Tickets didn’t work. Signs didn’t work. So the road will be closed.
The City of Kingston is launching a crackdown on commuters who’ve been using a popular inner-city park as a free parking lot.
Officials say the ring road in City Park continues to be misused and damaged by drivers who are using it as a day-long parking space.
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The park, near Kingston General Hospital and Queen’s University, is free for those who are using amenities including a children’s playground and winter skating rink.
It’s also available as an overflow option for patients of the nearby Cancer Centre of Southeastern Ontario.
But city officials say commuters are also using it for free parking from early in the morning until the evening.
Both the hospital and the university employ thousands of people and surface parking is often tough to find during the daytime hours for staff and visitors.
“Unfortunately, the free parking option in the park has been misused by commuter parkers. At times, staff have counted close to 150 cars along the ring road,” according to a report by Sheila Kidd, the city’s commissioner of transportation and public works.
She says the parking problem is hard to enforce because bylaw enforcement officers can’t differentiate between park users and commuters, especially during the busy summer months.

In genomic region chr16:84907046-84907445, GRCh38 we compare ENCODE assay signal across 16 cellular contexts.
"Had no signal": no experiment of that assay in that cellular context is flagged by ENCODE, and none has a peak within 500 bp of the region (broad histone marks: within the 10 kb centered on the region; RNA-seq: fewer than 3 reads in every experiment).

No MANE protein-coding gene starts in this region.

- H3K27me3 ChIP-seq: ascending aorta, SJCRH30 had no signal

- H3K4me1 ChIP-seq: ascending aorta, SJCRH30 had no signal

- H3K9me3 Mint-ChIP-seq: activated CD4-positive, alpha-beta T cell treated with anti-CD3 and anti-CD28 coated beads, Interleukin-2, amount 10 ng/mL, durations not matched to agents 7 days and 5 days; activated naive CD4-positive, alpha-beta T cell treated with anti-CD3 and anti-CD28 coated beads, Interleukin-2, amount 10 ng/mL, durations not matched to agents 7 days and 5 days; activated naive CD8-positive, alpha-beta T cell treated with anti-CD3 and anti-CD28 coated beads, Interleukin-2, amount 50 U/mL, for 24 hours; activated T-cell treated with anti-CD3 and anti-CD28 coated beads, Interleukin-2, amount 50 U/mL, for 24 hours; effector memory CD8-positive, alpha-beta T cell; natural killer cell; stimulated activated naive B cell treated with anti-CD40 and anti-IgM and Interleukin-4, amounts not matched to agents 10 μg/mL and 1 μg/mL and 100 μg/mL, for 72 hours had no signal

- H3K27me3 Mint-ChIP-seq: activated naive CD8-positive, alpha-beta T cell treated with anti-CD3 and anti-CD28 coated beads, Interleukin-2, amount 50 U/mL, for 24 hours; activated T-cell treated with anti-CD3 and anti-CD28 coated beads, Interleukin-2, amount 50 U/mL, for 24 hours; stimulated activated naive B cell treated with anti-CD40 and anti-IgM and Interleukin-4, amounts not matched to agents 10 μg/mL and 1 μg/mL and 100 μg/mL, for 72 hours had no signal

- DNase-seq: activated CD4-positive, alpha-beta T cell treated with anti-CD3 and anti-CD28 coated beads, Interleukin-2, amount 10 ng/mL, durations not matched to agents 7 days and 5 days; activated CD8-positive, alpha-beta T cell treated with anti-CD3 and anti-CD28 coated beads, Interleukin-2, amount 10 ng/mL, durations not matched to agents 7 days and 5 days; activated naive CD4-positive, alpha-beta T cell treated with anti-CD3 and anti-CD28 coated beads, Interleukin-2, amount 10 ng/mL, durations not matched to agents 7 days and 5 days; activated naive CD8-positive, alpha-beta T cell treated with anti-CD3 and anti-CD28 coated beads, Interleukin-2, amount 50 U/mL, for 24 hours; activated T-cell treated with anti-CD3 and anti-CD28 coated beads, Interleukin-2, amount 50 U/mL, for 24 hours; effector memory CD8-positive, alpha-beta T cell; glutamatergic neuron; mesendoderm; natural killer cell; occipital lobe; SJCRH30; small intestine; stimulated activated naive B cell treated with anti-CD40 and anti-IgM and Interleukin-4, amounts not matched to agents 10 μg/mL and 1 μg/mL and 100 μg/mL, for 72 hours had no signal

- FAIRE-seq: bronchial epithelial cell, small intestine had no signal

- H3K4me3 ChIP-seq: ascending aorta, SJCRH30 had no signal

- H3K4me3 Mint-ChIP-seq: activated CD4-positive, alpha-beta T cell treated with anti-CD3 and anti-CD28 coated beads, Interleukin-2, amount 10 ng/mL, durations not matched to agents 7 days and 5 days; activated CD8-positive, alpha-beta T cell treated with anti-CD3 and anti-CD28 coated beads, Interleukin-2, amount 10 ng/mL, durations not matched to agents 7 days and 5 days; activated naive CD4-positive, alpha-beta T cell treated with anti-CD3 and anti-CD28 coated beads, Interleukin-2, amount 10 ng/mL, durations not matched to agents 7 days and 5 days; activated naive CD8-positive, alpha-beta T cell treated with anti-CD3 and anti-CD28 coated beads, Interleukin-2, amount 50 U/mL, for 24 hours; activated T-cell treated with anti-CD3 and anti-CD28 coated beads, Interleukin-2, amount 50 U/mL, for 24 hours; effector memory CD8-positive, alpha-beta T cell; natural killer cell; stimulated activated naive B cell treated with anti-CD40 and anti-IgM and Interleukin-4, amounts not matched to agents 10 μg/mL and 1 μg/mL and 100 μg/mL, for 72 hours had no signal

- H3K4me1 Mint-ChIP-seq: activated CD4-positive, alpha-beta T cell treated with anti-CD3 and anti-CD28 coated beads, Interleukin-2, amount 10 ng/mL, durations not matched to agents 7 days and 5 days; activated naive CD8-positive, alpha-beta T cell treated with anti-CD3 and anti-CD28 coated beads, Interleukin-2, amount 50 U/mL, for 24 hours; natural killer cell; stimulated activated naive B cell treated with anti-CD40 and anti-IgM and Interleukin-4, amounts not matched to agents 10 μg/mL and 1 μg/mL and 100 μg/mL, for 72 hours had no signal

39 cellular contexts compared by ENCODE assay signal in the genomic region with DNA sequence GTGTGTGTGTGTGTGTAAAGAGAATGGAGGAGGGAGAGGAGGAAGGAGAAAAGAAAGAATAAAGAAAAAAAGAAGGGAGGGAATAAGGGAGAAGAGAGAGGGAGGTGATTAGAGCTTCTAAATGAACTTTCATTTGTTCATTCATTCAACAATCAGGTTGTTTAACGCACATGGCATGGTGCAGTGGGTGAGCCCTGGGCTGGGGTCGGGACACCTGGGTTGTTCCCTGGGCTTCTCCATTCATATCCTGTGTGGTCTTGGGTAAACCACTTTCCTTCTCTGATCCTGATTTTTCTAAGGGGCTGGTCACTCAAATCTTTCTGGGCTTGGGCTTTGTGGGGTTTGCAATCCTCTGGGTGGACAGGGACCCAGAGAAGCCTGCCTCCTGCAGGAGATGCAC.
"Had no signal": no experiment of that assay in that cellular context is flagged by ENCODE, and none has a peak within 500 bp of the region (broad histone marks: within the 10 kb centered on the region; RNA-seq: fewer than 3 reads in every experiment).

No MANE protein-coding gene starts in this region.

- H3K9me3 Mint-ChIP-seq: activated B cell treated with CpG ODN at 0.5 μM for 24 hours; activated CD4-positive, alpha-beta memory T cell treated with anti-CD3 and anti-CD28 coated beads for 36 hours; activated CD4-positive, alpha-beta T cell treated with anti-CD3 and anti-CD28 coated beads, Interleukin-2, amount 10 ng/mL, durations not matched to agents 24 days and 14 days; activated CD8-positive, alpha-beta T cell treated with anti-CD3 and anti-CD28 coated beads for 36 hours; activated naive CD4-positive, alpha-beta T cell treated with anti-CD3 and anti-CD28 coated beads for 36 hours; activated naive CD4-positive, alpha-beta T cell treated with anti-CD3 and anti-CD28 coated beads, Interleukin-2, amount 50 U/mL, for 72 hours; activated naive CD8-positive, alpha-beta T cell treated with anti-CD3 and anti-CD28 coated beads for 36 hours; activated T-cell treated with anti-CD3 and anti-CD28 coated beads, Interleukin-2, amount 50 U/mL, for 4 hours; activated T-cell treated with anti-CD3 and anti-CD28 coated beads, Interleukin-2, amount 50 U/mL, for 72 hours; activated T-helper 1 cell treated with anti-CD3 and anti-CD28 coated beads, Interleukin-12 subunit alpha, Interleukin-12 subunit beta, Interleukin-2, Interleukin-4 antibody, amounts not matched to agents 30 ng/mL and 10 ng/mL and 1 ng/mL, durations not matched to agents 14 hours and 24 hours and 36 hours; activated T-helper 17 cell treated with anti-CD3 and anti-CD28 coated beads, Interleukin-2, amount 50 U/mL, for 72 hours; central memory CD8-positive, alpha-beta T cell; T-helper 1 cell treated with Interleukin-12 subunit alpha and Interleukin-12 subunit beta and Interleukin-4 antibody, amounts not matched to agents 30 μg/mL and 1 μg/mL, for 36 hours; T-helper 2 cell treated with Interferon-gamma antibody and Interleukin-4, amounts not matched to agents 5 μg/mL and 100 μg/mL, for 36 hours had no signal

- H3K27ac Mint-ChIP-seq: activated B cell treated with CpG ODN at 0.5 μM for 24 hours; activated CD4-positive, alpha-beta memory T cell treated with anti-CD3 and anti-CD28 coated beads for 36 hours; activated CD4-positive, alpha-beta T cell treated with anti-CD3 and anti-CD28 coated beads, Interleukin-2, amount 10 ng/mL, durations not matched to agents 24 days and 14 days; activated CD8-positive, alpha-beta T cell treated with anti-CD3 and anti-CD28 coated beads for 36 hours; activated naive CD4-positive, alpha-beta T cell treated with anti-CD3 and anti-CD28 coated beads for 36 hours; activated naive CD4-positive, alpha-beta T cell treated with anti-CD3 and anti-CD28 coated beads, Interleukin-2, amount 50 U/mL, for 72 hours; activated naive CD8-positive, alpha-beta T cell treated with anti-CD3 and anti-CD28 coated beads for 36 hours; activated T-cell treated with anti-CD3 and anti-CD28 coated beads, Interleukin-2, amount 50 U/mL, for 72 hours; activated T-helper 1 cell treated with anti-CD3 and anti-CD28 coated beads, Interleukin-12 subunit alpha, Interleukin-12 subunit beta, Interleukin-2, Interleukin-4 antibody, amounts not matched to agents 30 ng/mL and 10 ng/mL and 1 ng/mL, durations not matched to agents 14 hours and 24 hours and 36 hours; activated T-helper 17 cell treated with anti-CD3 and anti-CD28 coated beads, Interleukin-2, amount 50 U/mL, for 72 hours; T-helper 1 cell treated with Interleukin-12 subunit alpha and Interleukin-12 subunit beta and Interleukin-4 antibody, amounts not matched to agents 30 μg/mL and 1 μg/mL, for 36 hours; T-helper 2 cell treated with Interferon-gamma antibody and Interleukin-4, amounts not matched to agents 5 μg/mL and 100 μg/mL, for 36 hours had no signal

As well, Kidd says it’s difficult to protect parking spaces for those who want to visit the park throughout the day.
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Given those factors, and Kingston’s recent declaration of a climate emergency, the city’s solution is to block access to the ring road, which runs between Barrie Street and West Street.
“Staff is planning to close access to the ring road within the park as of Nov. 15, 2019. After that time, motor vehicles will be restricted from entering the park.”
Kidd says barricades, signs and a public education campaign will be part of the new measures.
Officials point out the unnamed ring road will still be accessible to cyclists, pedestrians and emergency vehicles and for special events in the park.
Park users will also be banned from using the ring road and will have to find space in nearby lots or on the street.
“There are numerous on-street spaces in close proximity to the park that will serve park users but restrict all-day parkers,” according to Kidd’s information report to the Nov. 5 council meeting.
Once the access road is closed to motorized vehicles, public works crews will be doing repairs to the gravel road.
In addition, staff will be exploring options to add additional on-street parking on Bagot Street and Court Street, which cut through the popular park.
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Kidd hopes that permanently closing the park’s ring road will encourage more commuters to use Kingston Transit.
“Eliminating the ability for commuters to park their vehicles for extended periods of time for free in City Park provides an opportunity to move these commuters to Kingston Transit.”